Tapping Into Your
Welcome to the very first piece on UnBound!
Walking through Patrick Dougherty’s new sculpture in Austin brought up all sorts of memories. I love the woods and exploring, and the sculpture reminded me of the forts and lean-to’s I build in the woods near the house I grew up in. It also reminded me of some of the homes built by the Samburu people in northern Kenya who I visited and photographed in 2014, but that’s another story.
In the video below Patrick delves into his inspiration, his history and the creative process he goes through to make these huge sapling sculptures. At the heart of it all he talks about how he taps into some fantasies we all have about connecting with nature. Watch the video to hear him in his own words.
I met Patrick Dougherty the day before he finished “Yippee Ki Yay,” his new sculpture in Pease Park. He was directing volunteers and hauling mulch – trying to finish the piece, but even then he had no problem talking to a total stranger (me). The next day, Patrick sat down for an interview with me as his volunteers were cleaning up the last bits of sticks and leaves from around the site.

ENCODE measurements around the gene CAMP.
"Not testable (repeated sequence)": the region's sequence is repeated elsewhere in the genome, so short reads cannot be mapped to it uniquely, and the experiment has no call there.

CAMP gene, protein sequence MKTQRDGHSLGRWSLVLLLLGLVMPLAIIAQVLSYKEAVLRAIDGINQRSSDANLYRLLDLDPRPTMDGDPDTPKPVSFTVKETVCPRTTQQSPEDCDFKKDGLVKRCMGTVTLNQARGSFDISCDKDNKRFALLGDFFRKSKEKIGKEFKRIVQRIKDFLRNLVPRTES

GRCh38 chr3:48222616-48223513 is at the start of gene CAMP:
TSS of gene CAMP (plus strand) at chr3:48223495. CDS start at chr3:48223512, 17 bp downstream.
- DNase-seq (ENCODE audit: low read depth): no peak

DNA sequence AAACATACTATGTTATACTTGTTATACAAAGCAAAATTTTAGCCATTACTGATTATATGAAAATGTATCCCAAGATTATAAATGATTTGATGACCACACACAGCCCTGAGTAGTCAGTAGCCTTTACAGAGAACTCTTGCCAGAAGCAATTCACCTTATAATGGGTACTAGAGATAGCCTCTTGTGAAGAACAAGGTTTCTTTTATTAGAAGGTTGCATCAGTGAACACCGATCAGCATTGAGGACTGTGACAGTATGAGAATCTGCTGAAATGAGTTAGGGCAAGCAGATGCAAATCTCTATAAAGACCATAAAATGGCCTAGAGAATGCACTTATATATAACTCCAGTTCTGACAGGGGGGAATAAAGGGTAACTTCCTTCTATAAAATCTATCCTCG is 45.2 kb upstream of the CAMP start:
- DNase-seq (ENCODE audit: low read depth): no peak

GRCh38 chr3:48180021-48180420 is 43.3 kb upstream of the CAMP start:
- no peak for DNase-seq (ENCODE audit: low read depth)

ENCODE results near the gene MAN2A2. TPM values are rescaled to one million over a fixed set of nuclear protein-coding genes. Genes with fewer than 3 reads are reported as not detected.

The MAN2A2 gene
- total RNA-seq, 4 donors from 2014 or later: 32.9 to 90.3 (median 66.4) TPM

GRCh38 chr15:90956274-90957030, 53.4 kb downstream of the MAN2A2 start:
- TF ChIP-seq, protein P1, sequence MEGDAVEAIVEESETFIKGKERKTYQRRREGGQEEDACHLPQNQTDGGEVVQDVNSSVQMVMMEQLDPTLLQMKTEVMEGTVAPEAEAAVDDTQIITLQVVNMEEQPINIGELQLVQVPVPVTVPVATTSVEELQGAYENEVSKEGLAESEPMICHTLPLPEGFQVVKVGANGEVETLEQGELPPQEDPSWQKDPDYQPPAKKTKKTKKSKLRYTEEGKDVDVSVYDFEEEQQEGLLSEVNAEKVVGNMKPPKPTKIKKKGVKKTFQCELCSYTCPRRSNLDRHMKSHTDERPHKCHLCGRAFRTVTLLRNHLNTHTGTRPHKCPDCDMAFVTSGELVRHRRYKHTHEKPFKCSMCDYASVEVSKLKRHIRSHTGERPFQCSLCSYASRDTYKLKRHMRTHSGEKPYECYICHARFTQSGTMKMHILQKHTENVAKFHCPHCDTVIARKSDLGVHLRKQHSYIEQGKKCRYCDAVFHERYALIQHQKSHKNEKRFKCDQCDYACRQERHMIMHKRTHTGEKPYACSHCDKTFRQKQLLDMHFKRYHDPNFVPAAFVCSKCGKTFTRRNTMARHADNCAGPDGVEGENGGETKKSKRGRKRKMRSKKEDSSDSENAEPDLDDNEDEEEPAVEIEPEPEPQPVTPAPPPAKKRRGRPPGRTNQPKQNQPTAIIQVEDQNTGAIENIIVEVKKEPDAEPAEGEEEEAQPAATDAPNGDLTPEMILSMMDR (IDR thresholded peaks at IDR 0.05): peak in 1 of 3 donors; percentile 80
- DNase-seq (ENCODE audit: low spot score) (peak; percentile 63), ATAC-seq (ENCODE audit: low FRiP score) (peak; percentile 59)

I didn’t know much about Patrick’s work before we talked. I had heard about Pease Park Conservancy commissioning him for a work in the park, but when I came across the piece I was blown away. The construction is so organic and yet so sturdy and grounded. It feels almost like it grew on the site itself. I wondered how long it will last. Patrick talked about the temporary nature of his work a bit when we spoke, and I put that into a second video with some other topics in which he is speaking to artists about working as an artist.
Patrick’s advice to artists was super interesting. Definitely worth watching for anyone trying to make it as an artist. And also interesting for anyone else who is curious about how someone makes a life out of creating large temporary artworks.
(watch the video below to hear the whole quote)
Patrick and I spoke for almost 30 minutes. It was an enormous challenge trying to boil his ideas down into these two short videos, because so much of what he said was interesting and heartfelt. I think that the main feeling I got from him was how down to earth he was both with regard to his work and in light of his clear love of interacting with people who come by and his volunteers.
I’ll write a bit more about our talk later this week and update this post. Right now I am trying to get it done in time for the opening for the work in Pease Park. Check back here, watch the videos and share with your friends!
– Nelson, Creative Activist
Patrick Dougherty’s “Yippee Ki Yay” is located in Pease, Park in Austin, TX. The sculpture was commissioned by the Pease Park Conservancy, and built with the help of over 70 volunteers from Austin and across the U.S.
Here’s a map. Go find it and have fun!